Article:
How have major DeFi fork projects faired so far?

Before you think of forking a successful DeFi project, do you have the community to sustain the tempo?

By · Sep 8, 2020 . 14min read

DeFi fork projects news

Recent growth in the DeFi sector has sparked off the race to create either similar but slightly different project or outright forks. If you want to see the spate of the horror happening presently, go to Uniswap. A horrific number of tokens are being listed there daily, many of which are scams. After all, anyone without recourse to KYC rigour can list their token on it. And almost instantly, these tokens can start attracting liquidity.

With a stark resemblance to the ICO days, DeFi growth in 2020 couldn’t have been easily predicted even by a crystal ball gazer. From year-to-date, DeFi has grown from a mere $661 million to over $7.8 billion in Total Value Locked – TVL. This is a whopping 1,082% growth, not counting several other DeFi projects like Sushiswap, DFI Money and many others.

How have major DeFi project forks faired in terms of community?
TVL locked as seen on DeFi Pulse as at 7th September 2020

But many of these DeFi projects are outright forks which offer little or no difference from their clone. How have the major DeFi forks faired really? Let’s look at a few of them. From DFI Money, a yEarn Finance’s clone to YAM Finance, Ampleforth’s clone and then Sushiswap, a brazen clone of Uniswap.

DFI Money, yEarn Finance DeFi project fork

DFI. Money (YFII) forked away from yEarn Finance (YFI), after yEarn Improvement Proposal #8 (YIP-8). The proposal was put forward by the community to prolong the minting of the platform utility token YFI by another two months and with a weekly-halving emission curve but was rejected. This led to the community in support of the proposal forking YFI. Since then, YFII has been listed by top exchanges like Binance, OKEx, Huobi etc. Compare it to YFI budding ecosystem, YFII is still yet to match its predecessor’s growth. For instance, the recent yETH vault launch by yEarn Finance was a community member’s idea and not originally Andre Cronje’s. Since yETH vault launch, more than $76 million have been deposited and $19.6 million debt drawn. This represents about 389% collateral value for the yETH vault. This shows the huge community yEarn has gotten within a very short time.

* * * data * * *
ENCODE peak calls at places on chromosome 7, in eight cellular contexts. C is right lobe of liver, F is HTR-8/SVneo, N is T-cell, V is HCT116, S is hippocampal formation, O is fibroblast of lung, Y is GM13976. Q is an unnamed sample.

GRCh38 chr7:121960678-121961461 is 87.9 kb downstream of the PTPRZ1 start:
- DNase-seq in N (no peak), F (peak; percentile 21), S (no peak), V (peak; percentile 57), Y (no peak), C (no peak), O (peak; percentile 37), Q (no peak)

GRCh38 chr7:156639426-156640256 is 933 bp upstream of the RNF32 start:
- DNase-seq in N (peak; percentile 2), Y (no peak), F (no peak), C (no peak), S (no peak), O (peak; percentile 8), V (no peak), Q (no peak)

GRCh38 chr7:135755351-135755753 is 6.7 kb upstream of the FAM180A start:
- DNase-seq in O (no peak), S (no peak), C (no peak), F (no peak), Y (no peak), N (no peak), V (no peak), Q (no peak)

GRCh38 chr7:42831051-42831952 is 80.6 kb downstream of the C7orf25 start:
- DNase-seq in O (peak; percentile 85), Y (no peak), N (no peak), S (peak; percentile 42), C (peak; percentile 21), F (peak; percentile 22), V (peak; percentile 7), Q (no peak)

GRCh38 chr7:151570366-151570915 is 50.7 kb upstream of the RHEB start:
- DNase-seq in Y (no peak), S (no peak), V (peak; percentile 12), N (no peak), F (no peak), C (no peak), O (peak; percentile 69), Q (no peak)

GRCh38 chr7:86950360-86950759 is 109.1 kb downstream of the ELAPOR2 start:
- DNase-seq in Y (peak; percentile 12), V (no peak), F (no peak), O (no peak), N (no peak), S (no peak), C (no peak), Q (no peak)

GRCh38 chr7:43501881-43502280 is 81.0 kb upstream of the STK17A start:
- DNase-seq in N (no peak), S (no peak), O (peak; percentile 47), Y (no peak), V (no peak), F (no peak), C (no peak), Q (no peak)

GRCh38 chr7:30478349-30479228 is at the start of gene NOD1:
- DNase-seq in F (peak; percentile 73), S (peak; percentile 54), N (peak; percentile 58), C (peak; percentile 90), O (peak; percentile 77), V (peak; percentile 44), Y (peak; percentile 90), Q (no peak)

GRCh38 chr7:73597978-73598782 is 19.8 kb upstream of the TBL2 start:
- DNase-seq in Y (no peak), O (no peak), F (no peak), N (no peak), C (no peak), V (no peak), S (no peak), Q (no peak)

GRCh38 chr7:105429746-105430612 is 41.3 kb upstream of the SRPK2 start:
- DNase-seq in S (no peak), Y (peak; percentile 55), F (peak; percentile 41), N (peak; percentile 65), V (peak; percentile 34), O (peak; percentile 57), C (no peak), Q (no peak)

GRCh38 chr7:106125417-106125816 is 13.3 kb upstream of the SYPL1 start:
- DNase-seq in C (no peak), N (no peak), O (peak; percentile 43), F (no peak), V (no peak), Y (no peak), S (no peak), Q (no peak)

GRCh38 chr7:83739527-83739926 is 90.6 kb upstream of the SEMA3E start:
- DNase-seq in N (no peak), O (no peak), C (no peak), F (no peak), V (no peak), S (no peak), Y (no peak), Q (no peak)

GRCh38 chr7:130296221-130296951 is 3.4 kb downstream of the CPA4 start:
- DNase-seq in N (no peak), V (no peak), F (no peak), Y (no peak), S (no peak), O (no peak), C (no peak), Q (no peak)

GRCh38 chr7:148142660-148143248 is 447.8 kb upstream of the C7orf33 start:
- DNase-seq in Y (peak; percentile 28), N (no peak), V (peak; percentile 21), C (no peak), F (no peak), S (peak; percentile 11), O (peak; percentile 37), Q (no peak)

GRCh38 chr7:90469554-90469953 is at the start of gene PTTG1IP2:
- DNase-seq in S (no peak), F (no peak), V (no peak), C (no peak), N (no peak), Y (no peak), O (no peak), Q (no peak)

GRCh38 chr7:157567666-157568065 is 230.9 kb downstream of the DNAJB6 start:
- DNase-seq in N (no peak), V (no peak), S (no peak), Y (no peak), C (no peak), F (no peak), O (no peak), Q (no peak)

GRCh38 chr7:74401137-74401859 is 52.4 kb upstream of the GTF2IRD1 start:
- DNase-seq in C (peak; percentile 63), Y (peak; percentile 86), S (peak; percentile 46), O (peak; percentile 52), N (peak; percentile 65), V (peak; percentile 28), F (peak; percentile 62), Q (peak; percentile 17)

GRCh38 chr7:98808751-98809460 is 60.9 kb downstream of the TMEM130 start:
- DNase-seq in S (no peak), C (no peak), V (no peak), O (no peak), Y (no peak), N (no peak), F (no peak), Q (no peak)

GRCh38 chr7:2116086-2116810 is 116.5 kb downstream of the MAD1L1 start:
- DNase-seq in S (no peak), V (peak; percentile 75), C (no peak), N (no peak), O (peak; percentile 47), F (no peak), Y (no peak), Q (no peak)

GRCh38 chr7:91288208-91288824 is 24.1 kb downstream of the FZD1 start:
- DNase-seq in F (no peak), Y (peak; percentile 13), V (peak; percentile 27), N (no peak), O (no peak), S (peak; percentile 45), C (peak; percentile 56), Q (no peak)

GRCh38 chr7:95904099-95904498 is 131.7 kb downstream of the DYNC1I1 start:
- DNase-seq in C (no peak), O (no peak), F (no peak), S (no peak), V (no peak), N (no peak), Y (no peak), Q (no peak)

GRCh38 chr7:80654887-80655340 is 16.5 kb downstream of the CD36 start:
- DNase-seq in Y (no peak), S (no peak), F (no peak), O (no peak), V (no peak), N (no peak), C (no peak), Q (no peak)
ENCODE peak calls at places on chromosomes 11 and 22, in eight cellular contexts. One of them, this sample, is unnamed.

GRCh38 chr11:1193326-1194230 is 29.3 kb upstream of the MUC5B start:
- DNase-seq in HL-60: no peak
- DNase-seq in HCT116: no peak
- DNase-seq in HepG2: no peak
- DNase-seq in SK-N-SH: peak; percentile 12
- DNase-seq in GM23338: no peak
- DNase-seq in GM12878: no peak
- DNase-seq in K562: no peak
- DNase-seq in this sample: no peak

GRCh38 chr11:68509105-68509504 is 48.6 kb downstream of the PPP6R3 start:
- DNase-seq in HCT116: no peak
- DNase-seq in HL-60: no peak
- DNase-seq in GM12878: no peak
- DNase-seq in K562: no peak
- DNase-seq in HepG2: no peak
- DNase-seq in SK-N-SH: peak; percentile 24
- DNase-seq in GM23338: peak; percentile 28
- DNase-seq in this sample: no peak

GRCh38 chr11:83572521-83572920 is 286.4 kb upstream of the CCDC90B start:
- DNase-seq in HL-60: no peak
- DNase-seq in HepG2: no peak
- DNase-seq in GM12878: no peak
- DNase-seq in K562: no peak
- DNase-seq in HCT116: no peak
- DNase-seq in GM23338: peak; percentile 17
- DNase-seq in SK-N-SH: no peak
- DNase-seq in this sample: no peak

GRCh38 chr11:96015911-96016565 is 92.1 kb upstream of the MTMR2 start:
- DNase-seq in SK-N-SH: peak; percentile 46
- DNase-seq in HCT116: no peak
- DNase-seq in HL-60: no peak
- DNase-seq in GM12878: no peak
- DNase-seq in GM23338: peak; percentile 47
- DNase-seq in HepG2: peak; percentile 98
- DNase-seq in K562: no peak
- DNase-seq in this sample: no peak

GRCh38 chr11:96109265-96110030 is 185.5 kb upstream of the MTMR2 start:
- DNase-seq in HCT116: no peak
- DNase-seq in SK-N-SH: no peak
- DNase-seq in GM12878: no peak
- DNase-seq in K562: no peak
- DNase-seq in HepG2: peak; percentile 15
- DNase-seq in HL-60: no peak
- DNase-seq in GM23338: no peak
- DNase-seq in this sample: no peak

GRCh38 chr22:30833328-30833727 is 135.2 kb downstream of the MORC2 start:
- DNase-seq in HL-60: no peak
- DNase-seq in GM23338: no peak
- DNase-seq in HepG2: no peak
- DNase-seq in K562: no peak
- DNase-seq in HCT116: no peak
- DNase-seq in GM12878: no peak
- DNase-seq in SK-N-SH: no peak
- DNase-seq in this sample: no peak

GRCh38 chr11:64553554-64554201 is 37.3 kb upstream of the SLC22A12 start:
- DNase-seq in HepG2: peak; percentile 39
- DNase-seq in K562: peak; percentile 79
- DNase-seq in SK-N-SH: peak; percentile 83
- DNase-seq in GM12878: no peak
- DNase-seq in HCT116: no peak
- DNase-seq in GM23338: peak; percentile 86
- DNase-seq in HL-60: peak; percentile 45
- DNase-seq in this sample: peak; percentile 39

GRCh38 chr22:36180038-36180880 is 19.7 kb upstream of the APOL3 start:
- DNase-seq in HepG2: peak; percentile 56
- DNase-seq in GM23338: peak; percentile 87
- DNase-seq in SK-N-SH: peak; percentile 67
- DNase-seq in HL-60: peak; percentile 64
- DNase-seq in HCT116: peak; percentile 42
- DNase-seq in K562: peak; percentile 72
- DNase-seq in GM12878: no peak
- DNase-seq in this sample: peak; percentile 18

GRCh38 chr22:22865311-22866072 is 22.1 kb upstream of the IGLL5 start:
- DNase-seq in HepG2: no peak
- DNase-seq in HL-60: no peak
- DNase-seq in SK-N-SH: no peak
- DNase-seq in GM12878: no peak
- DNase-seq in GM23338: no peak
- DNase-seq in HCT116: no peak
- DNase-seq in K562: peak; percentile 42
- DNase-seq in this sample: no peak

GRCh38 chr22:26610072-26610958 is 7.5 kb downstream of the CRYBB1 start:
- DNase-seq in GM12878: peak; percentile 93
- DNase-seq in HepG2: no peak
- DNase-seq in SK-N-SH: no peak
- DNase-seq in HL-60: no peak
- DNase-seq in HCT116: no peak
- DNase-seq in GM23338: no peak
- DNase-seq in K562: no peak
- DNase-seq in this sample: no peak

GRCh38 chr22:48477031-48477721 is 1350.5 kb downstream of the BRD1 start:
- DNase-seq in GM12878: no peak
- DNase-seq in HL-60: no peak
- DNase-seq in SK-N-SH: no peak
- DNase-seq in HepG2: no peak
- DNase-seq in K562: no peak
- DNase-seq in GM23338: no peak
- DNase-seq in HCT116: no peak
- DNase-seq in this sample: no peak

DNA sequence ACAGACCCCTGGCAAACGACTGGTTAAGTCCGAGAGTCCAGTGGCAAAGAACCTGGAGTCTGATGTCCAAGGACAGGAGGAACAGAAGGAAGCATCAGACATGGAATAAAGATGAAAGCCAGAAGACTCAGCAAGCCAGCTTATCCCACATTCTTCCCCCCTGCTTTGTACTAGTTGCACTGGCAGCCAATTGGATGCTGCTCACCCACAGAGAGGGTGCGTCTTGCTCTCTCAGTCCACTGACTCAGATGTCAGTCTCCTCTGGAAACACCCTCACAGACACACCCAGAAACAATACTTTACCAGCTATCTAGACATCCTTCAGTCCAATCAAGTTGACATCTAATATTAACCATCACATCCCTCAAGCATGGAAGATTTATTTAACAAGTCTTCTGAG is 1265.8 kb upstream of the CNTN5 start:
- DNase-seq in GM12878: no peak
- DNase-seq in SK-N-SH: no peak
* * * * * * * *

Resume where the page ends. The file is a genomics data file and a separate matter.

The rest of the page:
Even if you decide to compare TVL for both YFI and YFII, the former still leads. As of the time of writing, YFI has $769 million TVL as compared to $150 million in YFII pool 1. Clearly, YFI has a strong community backing to be pushing forth with these figures. What is the benefit of DeFi forks if the community isn’t going to rally round the new project?

How have major DeFi project forks faired in terms of community?
TVL for YFI as at 8th September, pooled from DeFi Pulse

Also, checking their valuation in market cap, YFII is valued at $131 million compared to YFI at $671 million. However, the fact that DFI Money can fork off and still keep moving is a good sign that it has positioned itself well as the YFI of the East. A good selling point, I must say.

YAM, a clone of Ampleforth

YAM Finance modelled itself as a newer version of Ampleforth, which is a cryptocurrency protocol with an elastic supply that can expand and contract based on market demand. Ampleforth, on the other hand, is backed by notable VC investors. Funds including Pantera Capital, Arrington XRP Capital, Slow Ventures, and Coinbase CEO Brian Armstrong, raising $9.8 million. However, YAM attempted a rather different route. The Ampleforth DeFi project fork launched with no pre-mine, no founder shares, no VC interests.